event rates in various care settings, or estimates of the economic impact of drug-related morbidity and mortality, it is clear that medication safety represents a serious cause of concern for both health care providers and patients. Data from a variety of settings demonstrate that medication errors are common, although the frequency reported depends on the identification technique used and the definition of error employed.
A 1999 study in 36 hospitals and skilled nursing facilities found a 10 percent medication administration error rate (excluding wrong-time errors) (Barker et al., 2002). In observational studies of hospital outpatient pharmacies, prescription dispensing error rates of 0.2 to 10 percent have been found (Flynn et al., 2003). And in a national observational study of the accuracy of prescription dispensing in community pharmacies, the error rate was 1.7 percent—equivalent to about 50 million errors during the filling of 3 billion prescriptions each year in the United States (Flynn et al., 2003).
The mortality projections documented in To Err Is Human were derived from adverse event data collected in a New York State study (Brennan et al., 1991; Leape et al., 1991) and a Colorado/Utah study (Thomas et al., 2000). In these two studies, medication-related adverse events were found to be the most common type of adverse event—representing 19 percent of all such events. In a variety of studies, moreover, researchers have found even higher rates of inpatient adverse drug events than were observed in the New York State and Colorado/Utah studies (Classen et al., 1991; Bates et al., 1995b) using less restrictive definitions of adverse drug events and more rigorous detection methods. More recently, major studies have shown that many adverse drug events occur in the period after discharge from the hospital (Forster et al., 2003), in nursing homes (Gurwitz et al., 2000, 2005), and in ambulatory care settings (Gandhi et al., 2003; Gurwitz et al., 2003).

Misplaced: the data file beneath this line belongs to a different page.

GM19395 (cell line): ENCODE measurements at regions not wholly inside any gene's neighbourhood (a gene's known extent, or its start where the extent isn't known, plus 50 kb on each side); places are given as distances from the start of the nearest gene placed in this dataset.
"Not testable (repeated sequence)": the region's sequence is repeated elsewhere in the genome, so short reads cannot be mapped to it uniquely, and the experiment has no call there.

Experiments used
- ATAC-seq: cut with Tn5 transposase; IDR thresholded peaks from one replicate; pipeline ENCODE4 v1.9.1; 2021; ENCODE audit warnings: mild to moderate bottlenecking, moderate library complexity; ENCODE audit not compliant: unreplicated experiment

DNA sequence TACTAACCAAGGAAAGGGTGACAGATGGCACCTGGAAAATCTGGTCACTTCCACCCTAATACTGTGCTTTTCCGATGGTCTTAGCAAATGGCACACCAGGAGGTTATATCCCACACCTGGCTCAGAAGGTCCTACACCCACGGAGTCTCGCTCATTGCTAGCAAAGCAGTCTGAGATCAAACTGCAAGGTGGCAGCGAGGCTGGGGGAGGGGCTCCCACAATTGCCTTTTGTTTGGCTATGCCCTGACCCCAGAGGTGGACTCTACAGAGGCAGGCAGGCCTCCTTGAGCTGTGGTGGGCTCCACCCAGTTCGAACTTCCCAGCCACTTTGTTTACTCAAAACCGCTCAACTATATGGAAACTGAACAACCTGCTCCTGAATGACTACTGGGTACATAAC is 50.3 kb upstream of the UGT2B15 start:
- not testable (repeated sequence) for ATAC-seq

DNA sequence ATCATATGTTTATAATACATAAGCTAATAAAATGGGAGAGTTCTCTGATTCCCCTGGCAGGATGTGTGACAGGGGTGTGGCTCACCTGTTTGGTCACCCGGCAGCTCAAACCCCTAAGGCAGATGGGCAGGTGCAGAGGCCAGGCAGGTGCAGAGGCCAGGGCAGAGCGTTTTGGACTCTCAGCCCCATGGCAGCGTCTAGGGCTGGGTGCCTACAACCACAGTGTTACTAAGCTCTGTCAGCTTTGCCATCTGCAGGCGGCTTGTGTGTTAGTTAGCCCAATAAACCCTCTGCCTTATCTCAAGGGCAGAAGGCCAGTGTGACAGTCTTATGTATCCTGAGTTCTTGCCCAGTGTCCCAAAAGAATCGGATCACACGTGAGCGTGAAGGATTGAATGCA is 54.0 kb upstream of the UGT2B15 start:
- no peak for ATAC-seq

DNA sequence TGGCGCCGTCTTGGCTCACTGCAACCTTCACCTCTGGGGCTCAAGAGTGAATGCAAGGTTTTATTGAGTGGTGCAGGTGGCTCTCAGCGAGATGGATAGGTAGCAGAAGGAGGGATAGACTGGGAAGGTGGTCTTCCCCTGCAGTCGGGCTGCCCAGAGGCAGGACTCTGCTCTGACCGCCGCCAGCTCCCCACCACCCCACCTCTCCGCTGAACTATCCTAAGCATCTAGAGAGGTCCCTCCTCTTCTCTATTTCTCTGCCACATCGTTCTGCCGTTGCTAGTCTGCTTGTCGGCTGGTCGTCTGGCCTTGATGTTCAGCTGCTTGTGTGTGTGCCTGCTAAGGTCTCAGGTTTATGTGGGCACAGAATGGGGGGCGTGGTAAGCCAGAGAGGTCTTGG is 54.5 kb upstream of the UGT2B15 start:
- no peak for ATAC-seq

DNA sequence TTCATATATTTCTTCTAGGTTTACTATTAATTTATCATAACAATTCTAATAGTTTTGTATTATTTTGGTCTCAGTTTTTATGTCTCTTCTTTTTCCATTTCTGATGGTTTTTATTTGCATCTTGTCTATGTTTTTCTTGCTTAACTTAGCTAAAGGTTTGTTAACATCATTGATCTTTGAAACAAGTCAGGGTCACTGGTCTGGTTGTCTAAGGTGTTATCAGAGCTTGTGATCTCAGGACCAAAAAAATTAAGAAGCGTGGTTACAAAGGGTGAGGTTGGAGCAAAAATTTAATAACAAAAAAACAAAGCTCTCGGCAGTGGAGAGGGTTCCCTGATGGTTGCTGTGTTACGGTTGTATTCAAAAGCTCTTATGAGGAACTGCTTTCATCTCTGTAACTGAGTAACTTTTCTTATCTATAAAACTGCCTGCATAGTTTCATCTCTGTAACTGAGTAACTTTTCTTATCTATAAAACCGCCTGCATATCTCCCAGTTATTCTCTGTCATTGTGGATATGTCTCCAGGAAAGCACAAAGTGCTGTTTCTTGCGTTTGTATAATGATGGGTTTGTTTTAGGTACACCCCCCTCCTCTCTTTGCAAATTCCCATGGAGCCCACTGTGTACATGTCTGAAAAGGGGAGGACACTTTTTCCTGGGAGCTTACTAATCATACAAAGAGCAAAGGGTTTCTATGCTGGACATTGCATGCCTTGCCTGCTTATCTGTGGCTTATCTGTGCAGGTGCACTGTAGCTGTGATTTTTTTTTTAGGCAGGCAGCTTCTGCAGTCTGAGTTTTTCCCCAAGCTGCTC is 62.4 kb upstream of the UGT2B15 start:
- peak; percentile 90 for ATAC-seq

In a major recent study, moreover, researchers found high levels of errors of omission in the U.S. health care system across a wide range of measures. The chance of receiving high-quality care was only about 55 percent (McGlynn et al., 2003).
Nearly 10 years ago, researchers estimated that the annual cost of drug-related illness and death in the ambulatory care setting in the United States was approximately $76.6 billion (Johnson and Bootman, 1997). Using the same approach, this cost was estimated to be $177.4 billion in 2000 (Ernst and Grizzle, 2001).
Efforts to improve medication safety are made at all levels of the health care system: by helping the patient avoid medication errors; by organizing